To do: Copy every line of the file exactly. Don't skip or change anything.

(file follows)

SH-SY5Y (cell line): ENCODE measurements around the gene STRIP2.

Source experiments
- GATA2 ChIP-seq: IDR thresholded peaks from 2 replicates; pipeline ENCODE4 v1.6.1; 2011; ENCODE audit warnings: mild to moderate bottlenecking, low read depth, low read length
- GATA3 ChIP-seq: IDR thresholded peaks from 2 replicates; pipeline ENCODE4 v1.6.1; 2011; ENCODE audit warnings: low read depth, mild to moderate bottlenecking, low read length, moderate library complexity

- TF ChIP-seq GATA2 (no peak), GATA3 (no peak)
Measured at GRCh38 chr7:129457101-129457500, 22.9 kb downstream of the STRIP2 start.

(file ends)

SH-SY5Y (cell line): ENCODE measurements around the gene STRIP2.

Source experiments
- GATA2 ChIP-seq: IDR thresholded peaks from 2 replicates; pipeline ENCODE4 v1.6.1; 2011; ENCODE audit warnings: mild to moderate bottlenecking, low read depth, low read length
- GATA3 ChIP-seq: IDR thresholded peaks from 2 replicates; pipeline ENCODE4 v1.6.1; 2011; ENCODE audit warnings: low read depth, mild to moderate bottlenecking, low read length, moderate library complexity

- TF ChIP-seq GATA2 (no peak), GATA3 (no peak)
Measured at GRCh38 chr7:129457101-129457500, 22.9 kb downstream of the STRIP2 start.